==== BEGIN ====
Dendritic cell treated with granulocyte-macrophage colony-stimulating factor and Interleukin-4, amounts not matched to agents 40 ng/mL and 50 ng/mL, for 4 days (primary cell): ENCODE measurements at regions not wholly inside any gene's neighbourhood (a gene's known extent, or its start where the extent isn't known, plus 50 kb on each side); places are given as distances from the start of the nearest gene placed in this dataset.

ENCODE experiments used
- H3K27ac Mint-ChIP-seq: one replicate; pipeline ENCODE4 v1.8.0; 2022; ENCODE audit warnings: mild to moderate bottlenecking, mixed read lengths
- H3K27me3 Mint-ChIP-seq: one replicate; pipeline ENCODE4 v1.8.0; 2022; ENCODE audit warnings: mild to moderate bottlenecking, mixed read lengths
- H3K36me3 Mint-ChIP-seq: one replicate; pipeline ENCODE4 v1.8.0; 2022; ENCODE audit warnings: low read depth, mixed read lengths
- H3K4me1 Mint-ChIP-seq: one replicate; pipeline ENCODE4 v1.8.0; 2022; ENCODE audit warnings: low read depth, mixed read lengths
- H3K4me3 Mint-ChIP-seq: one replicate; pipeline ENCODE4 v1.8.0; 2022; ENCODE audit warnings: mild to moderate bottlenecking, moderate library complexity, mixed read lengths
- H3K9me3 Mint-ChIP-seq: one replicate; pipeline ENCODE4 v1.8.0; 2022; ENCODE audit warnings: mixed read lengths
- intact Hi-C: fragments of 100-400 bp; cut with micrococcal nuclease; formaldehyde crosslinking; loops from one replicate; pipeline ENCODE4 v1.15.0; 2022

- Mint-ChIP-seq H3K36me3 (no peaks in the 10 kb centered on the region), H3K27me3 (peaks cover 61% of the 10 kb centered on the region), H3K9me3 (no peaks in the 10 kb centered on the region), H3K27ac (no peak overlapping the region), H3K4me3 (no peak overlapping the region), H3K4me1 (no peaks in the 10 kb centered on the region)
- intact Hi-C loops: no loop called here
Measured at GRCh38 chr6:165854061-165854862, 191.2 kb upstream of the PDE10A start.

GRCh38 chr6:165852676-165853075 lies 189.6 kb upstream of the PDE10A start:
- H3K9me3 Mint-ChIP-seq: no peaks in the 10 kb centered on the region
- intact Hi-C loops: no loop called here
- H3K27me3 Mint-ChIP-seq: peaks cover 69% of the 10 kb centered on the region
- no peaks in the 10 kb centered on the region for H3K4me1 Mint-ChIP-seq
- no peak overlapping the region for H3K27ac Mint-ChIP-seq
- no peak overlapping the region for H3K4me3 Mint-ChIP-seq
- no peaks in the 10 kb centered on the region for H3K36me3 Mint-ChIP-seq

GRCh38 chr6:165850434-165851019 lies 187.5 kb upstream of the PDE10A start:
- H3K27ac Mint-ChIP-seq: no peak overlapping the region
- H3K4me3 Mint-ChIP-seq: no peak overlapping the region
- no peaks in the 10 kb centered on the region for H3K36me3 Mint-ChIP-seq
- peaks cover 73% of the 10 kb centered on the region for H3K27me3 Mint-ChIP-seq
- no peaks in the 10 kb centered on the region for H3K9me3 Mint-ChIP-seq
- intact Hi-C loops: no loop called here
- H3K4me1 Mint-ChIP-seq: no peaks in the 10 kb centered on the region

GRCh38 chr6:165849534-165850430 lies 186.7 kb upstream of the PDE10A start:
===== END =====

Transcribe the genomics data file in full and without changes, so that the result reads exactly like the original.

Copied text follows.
Dendritic cell treated with granulocyte-macrophage colony-stimulating factor and Interleukin-4, amounts not matched to agents 40 ng/mL and 50 ng/mL, for 4 days (primary cell): ENCODE measurements at regions not wholly inside any gene's neighbourhood (a gene's known extent, or its start where the extent isn't known, plus 50 kb on each side); places are given as distances from the start of the nearest gene placed in this dataset.

ENCODE experiments used
- H3K27ac Mint-ChIP-seq: one replicate; pipeline ENCODE4 v1.8.0; 2022; ENCODE audit warnings: mild to moderate bottlenecking, mixed read lengths
- H3K27me3 Mint-ChIP-seq: one replicate; pipeline ENCODE4 v1.8.0; 2022; ENCODE audit warnings: mild to moderate bottlenecking, mixed read lengths
- H3K36me3 Mint-ChIP-seq: one replicate; pipeline ENCODE4 v1.8.0; 2022; ENCODE audit warnings: low read depth, mixed read lengths
- H3K4me1 Mint-ChIP-seq: one replicate; pipeline ENCODE4 v1.8.0; 2022; ENCODE audit warnings: low read depth, mixed read lengths
- H3K4me3 Mint-ChIP-seq: one replicate; pipeline ENCODE4 v1.8.0; 2022; ENCODE audit warnings: mild to moderate bottlenecking, moderate library complexity, mixed read lengths
- H3K9me3 Mint-ChIP-seq: one replicate; pipeline ENCODE4 v1.8.0; 2022; ENCODE audit warnings: mixed read lengths
- intact Hi-C: fragments of 100-400 bp; cut with micrococcal nuclease; formaldehyde crosslinking; loops from one replicate; pipeline ENCODE4 v1.15.0; 2022

- Mint-ChIP-seq H3K36me3 (no peaks in the 10 kb centered on the region), H3K27me3 (peaks cover 61% of the 10 kb centered on the region), H3K9me3 (no peaks in the 10 kb centered on the region), H3K27ac (no peak overlapping the region), H3K4me3 (no peak overlapping the region), H3K4me1 (no peaks in the 10 kb centered on the region)
- intact Hi-C loops: no loop called here
Measured at GRCh38 chr6:165854061-165854862, 191.2 kb upstream of the PDE10A start.

GRCh38 chr6:165852676-165853075 lies 189.6 kb upstream of the PDE10A start:
- H3K9me3 Mint-ChIP-seq: no peaks in the 10 kb centered on the region
- intact Hi-C loops: no loop called here
- H3K27me3 Mint-ChIP-seq: peaks cover 69% of the 10 kb centered on the region
- no peaks in the 10 kb centered on the region for H3K4me1 Mint-ChIP-seq
- no peak overlapping the region for H3K27ac Mint-ChIP-seq
- no peak overlapping the region for H3K4me3 Mint-ChIP-seq
- no peaks in the 10 kb centered on the region for H3K36me3 Mint-ChIP-seq

GRCh38 chr6:165850434-165851019 lies 187.5 kb upstream of the PDE10A start:
- H3K27ac Mint-ChIP-seq: no peak overlapping the region
- H3K4me3 Mint-ChIP-seq: no peak overlapping the region
- no peaks in the 10 kb centered on the region for H3K36me3 Mint-ChIP-seq
- peaks cover 73% of the 10 kb centered on the region for H3K27me3 Mint-ChIP-seq
- no peaks in the 10 kb centered on the region for H3K9me3 Mint-ChIP-seq
- intact Hi-C loops: no loop called here
- H3K4me1 Mint-ChIP-seq: no peaks in the 10 kb centered on the region

GRCh38 chr6:165849534-165850430 lies 186.7 kb upstream of the PDE10A start: